[Paraphrase] The professional artist is morally suspect, even socially dangerous, conman, who from a deliberately chosen position of spiritual alienation, yet offers the ambiguous, self-serving products of his art, in expectation not only of support and remuneration, but also of social approval and even adoration as genius.
Laughter is an affection arising from the sudden transformation of a strained expectation into nothing.
Property is nothing but a basis of expectation; the expectation of deriving certain advantages from a thing which we said to possess, in consequence of the relation in which we stand towards it. There is no image, no painting, no visible trait, which can express the relation that constitutes property. It is not material, it is metaphysical; it is a mere conception of the mind.
What a superlatively grand and consoling idea is that of death! Without this radiant idea - this delightful morning star, indicting that the luminary of eternity is going to rise, life would, to my view, darken into midnight melancholy. The expectation of living here, and living thus always, would be indeed a prospect of overwhelming despair. But thanks to that fatal decree that dooms us to die; thanks to that gospel which opens the vision of an endless life; and thanks above all to that Saviour friend who has promised to conduct the faithful through the sacred trance of death, into scenes of Paradise and everlasting delight.
Perhaps more than any other single factor, the intimate alchemy between the healer and the patient helps mobilize the body's natural resources. The mere presence of a healer often evokes hope in the patient and an expectation of recovery. When the two people create a partnership based on compassion, trust, and shared decision-making, and when the relationship nurtures the patient's hope for a positive outcome, even seemingly incurable diseases sometimes go into remission.... insistently restoring the human heart to the practice of medicine. Rather than treating patients as disease processes, they risk bringing their full humanness to the therapeutic encounter. They not only call on their technological expertise, but on the inner qualities practiced by healers from time immemorial: patience, humility, compassion, and an ability to inspire and mobilize their patients' healing resources.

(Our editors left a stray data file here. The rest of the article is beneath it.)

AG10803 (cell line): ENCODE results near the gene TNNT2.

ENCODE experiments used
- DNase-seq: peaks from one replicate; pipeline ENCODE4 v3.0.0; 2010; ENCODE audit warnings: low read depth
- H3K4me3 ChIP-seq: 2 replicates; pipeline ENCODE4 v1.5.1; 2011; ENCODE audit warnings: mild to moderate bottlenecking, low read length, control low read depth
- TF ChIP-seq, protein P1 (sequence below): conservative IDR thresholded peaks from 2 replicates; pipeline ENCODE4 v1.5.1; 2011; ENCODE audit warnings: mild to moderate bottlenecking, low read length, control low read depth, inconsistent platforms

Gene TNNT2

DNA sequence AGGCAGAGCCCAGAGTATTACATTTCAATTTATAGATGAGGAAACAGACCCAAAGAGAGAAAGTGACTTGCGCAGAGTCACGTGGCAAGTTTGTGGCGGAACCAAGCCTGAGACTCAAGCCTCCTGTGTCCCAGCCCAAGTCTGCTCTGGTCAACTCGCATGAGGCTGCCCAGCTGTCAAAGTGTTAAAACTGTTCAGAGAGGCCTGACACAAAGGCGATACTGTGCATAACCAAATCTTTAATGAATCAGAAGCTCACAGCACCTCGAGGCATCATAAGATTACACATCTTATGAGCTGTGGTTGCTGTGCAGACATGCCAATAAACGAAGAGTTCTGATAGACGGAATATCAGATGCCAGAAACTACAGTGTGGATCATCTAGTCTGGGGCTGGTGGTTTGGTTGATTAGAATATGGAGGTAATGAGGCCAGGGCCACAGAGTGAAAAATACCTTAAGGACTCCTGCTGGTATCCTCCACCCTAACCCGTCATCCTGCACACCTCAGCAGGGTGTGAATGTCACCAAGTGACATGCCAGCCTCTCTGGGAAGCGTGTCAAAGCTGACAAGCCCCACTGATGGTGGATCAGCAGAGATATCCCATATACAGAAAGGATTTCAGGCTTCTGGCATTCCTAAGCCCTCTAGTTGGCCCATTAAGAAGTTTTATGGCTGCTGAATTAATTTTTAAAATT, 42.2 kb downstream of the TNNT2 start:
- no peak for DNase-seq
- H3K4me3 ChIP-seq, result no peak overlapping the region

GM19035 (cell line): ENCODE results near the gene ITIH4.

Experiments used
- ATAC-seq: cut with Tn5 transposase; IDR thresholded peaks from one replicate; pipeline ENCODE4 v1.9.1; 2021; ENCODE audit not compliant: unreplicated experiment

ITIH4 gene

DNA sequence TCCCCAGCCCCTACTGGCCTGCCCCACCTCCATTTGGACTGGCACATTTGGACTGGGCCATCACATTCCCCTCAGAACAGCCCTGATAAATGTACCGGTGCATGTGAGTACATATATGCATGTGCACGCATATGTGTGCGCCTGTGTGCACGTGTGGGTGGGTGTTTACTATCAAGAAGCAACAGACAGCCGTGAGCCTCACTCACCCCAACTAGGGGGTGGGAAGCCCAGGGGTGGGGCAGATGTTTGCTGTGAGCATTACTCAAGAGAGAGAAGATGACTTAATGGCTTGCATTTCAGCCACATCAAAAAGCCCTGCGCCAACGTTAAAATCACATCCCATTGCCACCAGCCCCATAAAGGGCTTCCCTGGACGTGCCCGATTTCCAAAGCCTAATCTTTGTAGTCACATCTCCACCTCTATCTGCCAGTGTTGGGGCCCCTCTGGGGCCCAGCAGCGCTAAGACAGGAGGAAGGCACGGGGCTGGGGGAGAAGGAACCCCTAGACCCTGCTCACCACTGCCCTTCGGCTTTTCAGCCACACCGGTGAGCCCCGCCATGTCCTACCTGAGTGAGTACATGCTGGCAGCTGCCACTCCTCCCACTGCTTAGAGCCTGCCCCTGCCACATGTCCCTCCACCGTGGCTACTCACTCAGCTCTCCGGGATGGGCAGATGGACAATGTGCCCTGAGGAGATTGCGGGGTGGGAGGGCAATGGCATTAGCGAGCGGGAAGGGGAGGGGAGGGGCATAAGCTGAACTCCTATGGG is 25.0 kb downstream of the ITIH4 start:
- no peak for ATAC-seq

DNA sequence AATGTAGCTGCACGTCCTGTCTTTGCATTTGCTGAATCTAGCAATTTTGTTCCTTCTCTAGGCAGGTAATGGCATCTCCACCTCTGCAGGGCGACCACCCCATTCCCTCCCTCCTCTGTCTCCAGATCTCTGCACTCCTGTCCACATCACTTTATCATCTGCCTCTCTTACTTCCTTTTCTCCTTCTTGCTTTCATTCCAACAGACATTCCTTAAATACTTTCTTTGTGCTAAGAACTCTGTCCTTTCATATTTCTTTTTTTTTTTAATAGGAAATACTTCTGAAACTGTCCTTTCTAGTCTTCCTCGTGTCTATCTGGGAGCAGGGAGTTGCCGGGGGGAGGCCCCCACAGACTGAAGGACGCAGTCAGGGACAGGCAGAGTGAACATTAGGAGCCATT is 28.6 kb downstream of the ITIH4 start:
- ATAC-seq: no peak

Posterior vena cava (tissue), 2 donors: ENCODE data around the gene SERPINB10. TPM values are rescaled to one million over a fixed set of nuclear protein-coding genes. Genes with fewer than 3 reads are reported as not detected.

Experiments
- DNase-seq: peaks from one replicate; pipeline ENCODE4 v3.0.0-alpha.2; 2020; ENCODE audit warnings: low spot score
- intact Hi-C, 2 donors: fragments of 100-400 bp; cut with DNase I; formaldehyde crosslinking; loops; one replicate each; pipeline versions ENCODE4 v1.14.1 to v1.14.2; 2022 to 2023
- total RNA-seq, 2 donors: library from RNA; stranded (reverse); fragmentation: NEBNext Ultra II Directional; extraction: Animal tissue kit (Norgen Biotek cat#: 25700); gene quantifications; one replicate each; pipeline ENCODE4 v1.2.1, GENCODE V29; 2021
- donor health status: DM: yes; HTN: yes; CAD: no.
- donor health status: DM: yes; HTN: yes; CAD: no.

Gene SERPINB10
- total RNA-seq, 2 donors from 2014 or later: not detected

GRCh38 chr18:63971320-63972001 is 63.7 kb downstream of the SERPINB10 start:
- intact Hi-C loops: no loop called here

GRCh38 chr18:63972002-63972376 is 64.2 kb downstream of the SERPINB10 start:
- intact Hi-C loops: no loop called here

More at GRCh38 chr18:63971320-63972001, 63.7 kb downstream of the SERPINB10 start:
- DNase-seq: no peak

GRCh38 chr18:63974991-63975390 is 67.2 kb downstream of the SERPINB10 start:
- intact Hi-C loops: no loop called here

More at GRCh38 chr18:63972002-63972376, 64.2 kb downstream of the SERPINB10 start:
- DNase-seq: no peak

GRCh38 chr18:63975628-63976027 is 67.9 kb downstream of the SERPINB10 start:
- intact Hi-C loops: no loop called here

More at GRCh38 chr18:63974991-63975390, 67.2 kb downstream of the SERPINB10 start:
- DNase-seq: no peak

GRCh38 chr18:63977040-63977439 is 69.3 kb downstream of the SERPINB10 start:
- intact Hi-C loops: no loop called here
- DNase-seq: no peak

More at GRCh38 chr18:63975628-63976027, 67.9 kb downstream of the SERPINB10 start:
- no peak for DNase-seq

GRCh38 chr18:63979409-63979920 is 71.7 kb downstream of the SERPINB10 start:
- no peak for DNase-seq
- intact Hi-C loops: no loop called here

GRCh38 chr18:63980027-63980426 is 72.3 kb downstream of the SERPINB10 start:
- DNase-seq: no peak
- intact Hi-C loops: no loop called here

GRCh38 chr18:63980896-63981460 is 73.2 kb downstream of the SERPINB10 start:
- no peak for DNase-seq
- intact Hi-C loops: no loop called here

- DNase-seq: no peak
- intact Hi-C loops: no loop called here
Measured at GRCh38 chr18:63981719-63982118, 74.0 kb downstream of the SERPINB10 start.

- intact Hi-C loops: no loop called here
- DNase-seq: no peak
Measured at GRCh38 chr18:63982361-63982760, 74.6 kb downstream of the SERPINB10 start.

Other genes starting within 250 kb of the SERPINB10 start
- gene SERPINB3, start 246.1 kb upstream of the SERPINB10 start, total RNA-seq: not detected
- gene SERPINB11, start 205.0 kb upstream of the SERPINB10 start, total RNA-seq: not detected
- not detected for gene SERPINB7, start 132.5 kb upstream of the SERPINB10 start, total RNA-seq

Go without expectation, for expectation can become a rut that will keep you from your real path of learning.
We never live, but we are always in the expectation of living.
Oft expectation fails.
If man can, with almost complete assurance, predict phenomena when he knows their laws, and if, even when he does not, he can still, with great expectation of success, forecast the future on the basis of his experience of the past, why, then, should it be regarded as a fantastic undertaking to sketch, with some pretense to truth, the future destiny of man on the basis of his history?
The wise man, knowing how to enjoy achieved results without having constantly to replace them with others, finds in them an attachment to life in the hour of difficulty. But the man who has always pinned all his hopes on the future and lived with his eyes fixed upon it, has nothing in the past as a comfort against the present's afflictions, for the past was nothing to him but a series of hastily experienced stages. What blinded him to himself was his expectation always to find further on the happiness he had so far missed. Now he is stopped in his tracks; from now on nothing remains behind or ahead of him to fix his gaze upon.